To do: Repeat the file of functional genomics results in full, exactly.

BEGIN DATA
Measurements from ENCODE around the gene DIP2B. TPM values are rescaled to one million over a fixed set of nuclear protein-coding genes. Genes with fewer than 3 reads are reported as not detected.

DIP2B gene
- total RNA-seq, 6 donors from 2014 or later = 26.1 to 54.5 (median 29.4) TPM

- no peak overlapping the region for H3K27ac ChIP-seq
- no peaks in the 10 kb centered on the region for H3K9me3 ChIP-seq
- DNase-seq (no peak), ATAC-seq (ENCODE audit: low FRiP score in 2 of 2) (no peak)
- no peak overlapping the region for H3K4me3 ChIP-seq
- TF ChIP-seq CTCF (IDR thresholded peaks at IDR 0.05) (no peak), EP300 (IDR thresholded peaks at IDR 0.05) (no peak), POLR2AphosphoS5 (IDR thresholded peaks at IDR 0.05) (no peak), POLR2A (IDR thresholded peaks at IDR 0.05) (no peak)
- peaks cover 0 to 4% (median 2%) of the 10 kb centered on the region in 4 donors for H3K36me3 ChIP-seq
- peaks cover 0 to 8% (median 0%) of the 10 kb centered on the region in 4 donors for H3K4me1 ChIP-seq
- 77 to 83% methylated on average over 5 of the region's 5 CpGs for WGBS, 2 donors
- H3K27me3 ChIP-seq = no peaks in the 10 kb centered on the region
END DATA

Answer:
Measurements from ENCODE around the gene DIP2B. TPM values are rescaled to one million over a fixed set of nuclear protein-coding genes. Genes with fewer than 3 reads are reported as not detected.

DIP2B gene
- total RNA-seq, 6 donors from 2014 or later = 26.1 to 54.5 (median 29.4) TPM

- no peak overlapping the region for H3K27ac ChIP-seq
- no peaks in the 10 kb centered on the region for H3K9me3 ChIP-seq
- DNase-seq (no peak), ATAC-seq (ENCODE audit: low FRiP score in 2 of 2) (no peak)
- no peak overlapping the region for H3K4me3 ChIP-seq
- TF ChIP-seq CTCF (IDR thresholded peaks at IDR 0.05) (no peak), EP300 (IDR thresholded peaks at IDR 0.05) (no peak), POLR2AphosphoS5 (IDR thresholded peaks at IDR 0.05) (no peak), POLR2A (IDR thresholded peaks at IDR 0.05) (no peak)
- peaks cover 0 to 4% (median 2%) of the 10 kb centered on the region in 4 donors for H3K36me3 ChIP-seq
- peaks cover 0 to 8% (median 0%) of the 10 kb centered on the region in 4 donors for H3K4me1 ChIP-seq
- 77 to 83% methylated on average over 5 of the region's 5 CpGs for WGBS, 2 donors
- H3K27me3 ChIP-seq = no peaks in the 10 kb centered on the region